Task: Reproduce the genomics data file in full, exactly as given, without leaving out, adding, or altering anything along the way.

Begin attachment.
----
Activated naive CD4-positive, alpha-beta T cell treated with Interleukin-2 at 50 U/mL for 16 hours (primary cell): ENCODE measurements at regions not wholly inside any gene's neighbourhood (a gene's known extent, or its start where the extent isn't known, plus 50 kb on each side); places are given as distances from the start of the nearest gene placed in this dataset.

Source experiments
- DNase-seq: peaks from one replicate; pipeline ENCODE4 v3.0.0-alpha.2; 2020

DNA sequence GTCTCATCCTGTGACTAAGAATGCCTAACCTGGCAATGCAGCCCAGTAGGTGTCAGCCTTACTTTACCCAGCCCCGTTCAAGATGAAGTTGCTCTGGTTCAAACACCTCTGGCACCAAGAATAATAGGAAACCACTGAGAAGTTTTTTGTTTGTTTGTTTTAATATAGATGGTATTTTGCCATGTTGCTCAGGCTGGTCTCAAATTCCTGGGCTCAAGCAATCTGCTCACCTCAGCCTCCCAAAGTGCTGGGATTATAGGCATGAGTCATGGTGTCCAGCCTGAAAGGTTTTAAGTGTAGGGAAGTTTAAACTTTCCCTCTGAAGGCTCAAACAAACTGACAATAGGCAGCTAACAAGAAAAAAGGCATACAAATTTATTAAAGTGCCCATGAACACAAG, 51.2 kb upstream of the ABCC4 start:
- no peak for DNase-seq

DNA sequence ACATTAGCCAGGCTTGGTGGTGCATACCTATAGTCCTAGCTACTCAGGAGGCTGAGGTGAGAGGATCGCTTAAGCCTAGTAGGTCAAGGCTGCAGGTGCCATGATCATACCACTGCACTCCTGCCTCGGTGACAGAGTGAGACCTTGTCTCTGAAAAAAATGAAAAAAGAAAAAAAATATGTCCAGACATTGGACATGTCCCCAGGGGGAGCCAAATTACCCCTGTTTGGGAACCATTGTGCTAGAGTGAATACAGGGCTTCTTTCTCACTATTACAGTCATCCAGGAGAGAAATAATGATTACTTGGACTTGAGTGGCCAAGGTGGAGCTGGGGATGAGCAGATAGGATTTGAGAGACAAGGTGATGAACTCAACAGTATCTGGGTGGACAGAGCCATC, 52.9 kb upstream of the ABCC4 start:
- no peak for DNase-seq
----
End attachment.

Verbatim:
Activated naive CD4-positive, alpha-beta T cell treated with Interleukin-2 at 50 U/mL for 16 hours (primary cell): ENCODE measurements at regions not wholly inside any gene's neighbourhood (a gene's known extent, or its start where the extent isn't known, plus 50 kb on each side); places are given as distances from the start of the nearest gene placed in this dataset.

Source experiments
- DNase-seq: peaks from one replicate; pipeline ENCODE4 v3.0.0-alpha.2; 2020

DNA sequence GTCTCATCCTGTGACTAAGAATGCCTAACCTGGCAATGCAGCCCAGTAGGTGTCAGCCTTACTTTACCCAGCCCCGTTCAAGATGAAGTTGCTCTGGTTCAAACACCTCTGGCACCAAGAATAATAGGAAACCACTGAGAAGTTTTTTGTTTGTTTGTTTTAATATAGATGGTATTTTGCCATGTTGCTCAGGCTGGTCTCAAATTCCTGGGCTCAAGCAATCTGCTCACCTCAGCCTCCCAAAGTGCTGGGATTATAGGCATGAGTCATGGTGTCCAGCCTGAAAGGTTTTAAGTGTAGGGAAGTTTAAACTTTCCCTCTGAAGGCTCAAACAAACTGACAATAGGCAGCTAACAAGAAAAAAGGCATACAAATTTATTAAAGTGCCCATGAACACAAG, 51.2 kb upstream of the ABCC4 start:
- no peak for DNase-seq

DNA sequence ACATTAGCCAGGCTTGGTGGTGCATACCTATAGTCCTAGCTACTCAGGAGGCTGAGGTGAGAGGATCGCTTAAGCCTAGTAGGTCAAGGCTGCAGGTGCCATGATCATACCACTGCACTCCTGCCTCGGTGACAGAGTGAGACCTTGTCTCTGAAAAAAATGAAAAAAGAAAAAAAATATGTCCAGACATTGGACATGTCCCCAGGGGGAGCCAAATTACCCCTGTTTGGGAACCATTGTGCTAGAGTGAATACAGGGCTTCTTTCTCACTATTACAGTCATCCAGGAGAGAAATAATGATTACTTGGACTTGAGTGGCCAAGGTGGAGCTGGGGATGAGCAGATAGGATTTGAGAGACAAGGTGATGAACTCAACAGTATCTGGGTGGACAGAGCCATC, 52.9 kb upstream of the ABCC4 start:
- no peak for DNase-seq